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Lockdown leaves UK waste collectors feeling the pinch

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Lockdown leaves UK waste collectors feeling the pinch

Waste management & recycling

Lockdown leaves UK waste collectors feeling the pinch

Overall levels of rubbish down as businesses shut and consumers stay at home

Stockpiling of waste led to a 70 per cent surge in metal containers in mid-April according to Suez © FT Montage/Dreamstime

To understand what lockdown life has meant for the UK economy, consider looking inside a rubbish bin.

Stockpiling at the beginning of the lockdown led to a 70 per cent surge in cans and tins in mid-April, according to data collected by Suez, the waste management company. The measures have also resulted in an increase in glass waste produced by households as more beer and wine is consumed at home, and a sharp decline in used office photocopy paper because of closed offices.

“The binmen truly are the barometer of the economy,” said John Scanlon, chief executive of Suez UK, which handles about a fifth of all the UK’s waste.

The volume of waste produced in the UK has plummeted during the coronavirus lockdown — a trend that may have environmental benefits, but is devastating for many waste collection businesses.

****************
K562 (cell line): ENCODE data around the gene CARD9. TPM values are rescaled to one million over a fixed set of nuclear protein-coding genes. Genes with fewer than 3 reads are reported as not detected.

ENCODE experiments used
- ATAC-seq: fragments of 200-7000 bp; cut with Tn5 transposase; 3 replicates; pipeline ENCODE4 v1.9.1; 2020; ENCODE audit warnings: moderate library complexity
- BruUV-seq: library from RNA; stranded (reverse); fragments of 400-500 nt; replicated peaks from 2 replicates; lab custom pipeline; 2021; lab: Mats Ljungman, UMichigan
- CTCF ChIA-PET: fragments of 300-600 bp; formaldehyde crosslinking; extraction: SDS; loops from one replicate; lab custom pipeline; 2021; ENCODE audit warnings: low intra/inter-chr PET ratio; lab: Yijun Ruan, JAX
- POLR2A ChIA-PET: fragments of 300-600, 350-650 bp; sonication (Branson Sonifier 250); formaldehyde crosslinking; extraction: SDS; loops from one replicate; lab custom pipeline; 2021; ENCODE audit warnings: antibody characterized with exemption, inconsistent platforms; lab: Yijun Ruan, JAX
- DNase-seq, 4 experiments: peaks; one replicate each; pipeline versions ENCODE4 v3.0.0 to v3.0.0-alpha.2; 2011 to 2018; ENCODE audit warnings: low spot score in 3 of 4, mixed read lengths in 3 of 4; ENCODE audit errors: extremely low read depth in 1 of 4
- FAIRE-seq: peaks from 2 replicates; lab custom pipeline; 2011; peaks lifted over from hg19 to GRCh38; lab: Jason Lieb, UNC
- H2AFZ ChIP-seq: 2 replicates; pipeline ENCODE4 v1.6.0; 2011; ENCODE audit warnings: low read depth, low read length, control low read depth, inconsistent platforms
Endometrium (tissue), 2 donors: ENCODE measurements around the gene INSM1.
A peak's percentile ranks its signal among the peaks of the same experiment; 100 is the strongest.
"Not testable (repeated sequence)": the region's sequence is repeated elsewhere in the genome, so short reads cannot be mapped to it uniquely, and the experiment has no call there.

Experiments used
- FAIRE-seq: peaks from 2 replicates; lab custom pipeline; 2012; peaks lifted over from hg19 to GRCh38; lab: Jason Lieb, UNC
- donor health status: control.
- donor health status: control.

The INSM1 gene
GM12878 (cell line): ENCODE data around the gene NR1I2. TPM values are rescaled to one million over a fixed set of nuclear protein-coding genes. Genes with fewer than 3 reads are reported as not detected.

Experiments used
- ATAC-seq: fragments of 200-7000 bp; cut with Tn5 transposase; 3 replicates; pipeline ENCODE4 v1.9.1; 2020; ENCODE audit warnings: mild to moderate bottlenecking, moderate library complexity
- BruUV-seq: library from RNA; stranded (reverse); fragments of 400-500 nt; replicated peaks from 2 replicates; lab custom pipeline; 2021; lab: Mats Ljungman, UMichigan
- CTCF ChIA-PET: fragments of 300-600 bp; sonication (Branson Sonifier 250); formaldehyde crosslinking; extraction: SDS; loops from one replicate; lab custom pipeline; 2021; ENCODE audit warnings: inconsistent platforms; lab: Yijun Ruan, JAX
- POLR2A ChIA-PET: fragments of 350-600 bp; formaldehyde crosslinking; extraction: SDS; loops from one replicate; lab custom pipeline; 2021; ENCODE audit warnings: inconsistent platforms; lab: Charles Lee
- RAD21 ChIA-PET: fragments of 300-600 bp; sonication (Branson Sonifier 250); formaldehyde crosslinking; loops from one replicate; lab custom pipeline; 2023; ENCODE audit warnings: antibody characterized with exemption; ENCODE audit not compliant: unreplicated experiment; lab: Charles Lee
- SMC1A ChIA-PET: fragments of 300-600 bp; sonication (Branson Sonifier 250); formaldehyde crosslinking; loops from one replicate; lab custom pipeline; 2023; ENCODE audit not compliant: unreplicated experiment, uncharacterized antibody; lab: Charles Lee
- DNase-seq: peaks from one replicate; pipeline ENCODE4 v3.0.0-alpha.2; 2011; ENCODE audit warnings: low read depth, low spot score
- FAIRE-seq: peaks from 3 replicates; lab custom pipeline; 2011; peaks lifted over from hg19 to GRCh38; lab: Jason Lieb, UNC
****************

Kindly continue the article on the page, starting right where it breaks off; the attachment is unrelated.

Residents in Northampton applaud refuse collectors at the end of March as they and other key workers continued to work through the Covid-19 crisis © David Rogers/Getty Images

Although households have been producing about 20 per cent more rubbish than usual over the period because people are at home, the level of commercial waste has dropped by around 50 per cent because of closed businesses, said Mr Scanlon, echoing similar figures from other companies.

“Depending on our volumes, we can very quickly have a view on what is going on with the economy,” he said, adding that there has not yet been a jump in waste collection that would point to a quick recovery.

“As consumer confidence changes, people decide to spend or not spend, and that has an impact on what ends up in the back of your trucks every week,” he said.